For Immediate Release

Contact: 

Cate Bonacini: cbonacini@ciel.org

Investigation Details Industry’s Attempts to Flood Africa with Plastic Pollution

Freedom of Information Act-released documents expose how US trade negotiations may undermine Kenya’s progress on plastic and chemical safety 

WASHINGTON - Investigative reports by the New York Times and Unearthed reveal close coordination between chemical and plastic industry representatives and Trump Administration officials as they negotiate a trade deal with Kenya that would undo environmental and public health regulations that have made the East African nation a global leader in the fight against plastic pollution.  

“The documents expose a new frontier in the industry’s efforts to derail regulations that protect human health and the environment from plastics and hazardous chemicals. They reveal a brash attempt to use US trade negotiating power to undermine the progress that Kenya has made to curb the plastic crisis,” says Nikki Reisch, the Director of the Climate and Energy Program at the Center for International Environmental Law (CIEL). “The industry’s efforts to use the Kenya-US Free Trade Agreement to smuggle in rollbacks of democratically enacted environmental and public safety protections is, frankly, outrageous.”

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“If this is happening in Kenya, it can happen anywhere. Kenya is the seat of the United Nations Environment Programme (UNEP) and a global leader in the fight against single-use plastic,” says Jane Patton, Senior Campaigner at CIEL. “Where else is the industry attempting to undermine environmental health? And what other backdoors are they utilizing to evade transparency and participation from civil society?”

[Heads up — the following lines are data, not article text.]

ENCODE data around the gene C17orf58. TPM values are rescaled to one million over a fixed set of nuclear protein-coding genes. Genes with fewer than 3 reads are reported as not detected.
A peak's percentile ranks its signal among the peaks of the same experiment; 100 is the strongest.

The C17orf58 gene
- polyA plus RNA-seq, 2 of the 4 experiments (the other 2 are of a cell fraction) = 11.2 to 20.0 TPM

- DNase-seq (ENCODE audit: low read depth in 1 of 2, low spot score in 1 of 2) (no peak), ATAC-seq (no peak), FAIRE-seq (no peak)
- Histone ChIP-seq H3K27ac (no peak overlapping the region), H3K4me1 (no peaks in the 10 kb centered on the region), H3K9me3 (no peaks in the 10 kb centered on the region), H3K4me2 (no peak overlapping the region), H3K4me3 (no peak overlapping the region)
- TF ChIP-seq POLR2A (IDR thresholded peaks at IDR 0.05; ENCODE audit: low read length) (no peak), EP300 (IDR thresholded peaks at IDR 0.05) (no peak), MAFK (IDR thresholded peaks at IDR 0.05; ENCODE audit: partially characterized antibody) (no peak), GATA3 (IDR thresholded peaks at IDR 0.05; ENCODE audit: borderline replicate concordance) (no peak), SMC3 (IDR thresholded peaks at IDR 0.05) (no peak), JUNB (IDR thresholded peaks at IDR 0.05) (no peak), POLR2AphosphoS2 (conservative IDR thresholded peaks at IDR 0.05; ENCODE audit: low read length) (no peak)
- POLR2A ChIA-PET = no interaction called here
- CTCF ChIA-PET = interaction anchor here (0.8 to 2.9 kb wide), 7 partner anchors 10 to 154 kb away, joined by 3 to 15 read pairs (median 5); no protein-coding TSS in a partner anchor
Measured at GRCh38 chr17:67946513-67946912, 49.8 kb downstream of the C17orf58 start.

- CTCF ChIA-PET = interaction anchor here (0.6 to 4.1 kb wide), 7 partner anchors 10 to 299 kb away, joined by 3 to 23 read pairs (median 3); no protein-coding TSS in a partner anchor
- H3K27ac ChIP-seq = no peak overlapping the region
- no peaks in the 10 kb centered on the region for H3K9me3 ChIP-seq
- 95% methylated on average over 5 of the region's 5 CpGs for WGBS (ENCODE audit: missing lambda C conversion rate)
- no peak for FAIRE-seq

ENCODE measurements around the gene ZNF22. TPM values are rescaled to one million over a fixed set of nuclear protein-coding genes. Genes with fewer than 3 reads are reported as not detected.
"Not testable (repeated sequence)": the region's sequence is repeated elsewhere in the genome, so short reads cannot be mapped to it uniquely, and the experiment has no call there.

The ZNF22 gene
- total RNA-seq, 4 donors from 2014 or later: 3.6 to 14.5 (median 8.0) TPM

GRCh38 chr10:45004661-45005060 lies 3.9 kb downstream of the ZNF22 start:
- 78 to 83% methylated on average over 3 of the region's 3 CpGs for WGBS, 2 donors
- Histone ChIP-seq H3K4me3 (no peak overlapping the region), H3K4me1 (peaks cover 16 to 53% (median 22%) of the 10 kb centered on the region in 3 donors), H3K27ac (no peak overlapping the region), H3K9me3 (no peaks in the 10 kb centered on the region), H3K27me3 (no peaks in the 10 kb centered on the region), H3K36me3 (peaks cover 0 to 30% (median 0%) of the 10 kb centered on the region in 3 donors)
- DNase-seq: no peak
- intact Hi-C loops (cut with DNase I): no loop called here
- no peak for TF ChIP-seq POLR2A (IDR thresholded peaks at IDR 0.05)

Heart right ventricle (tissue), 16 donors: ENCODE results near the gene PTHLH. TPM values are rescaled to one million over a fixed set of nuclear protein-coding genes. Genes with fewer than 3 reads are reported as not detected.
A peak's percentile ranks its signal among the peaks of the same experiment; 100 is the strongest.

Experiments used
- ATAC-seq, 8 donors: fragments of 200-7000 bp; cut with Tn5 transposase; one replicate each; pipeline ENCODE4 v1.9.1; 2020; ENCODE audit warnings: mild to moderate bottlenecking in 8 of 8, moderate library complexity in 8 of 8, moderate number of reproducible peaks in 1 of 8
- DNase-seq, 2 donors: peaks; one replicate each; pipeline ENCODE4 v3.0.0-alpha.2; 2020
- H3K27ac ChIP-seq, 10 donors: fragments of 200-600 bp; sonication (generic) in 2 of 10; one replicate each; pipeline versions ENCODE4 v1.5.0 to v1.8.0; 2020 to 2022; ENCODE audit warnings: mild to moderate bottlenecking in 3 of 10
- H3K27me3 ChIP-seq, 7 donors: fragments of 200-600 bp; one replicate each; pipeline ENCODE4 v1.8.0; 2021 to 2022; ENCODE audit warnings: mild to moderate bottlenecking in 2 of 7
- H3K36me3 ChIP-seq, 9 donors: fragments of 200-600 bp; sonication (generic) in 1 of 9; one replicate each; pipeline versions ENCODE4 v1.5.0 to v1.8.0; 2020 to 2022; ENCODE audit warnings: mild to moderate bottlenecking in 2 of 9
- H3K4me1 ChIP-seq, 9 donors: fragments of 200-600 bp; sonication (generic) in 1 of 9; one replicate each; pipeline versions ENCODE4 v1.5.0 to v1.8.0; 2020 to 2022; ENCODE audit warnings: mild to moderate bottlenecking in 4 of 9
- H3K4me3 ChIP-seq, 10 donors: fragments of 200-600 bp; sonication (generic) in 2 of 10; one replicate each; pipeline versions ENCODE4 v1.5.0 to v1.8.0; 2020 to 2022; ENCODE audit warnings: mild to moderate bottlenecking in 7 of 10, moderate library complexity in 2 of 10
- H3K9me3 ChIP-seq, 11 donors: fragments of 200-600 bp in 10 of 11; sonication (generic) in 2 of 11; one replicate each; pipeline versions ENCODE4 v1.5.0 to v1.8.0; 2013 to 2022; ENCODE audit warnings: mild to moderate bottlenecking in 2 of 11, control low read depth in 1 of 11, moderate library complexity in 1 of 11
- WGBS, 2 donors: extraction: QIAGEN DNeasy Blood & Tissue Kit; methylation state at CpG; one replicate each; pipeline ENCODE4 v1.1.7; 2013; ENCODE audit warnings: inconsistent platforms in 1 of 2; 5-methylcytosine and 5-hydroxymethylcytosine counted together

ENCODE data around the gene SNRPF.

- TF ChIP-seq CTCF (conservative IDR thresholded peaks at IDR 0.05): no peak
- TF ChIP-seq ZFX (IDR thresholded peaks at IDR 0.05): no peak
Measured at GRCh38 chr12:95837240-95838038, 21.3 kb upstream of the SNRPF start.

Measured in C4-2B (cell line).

“Kenya, as a sovereign nation, recognizes the right to a clean and healthy environment,” adds Patton. "Kenyans deserve the ability to choose their own level of safety with regard to chemicals and plastic, and according to its constitution, Kenya has a duty to eliminate activities that are likely to endanger the environment. The chemical and plastic industries’ attempts to turn other nations into the United States’ dumping ground is the height of a colonialist mentality.”

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Since 1989, the Center for International Environmental Law (CIEL) has worked to strengthen and use international law and institutions to protect the environment, promote human health, and ensure a just and sustainable society.

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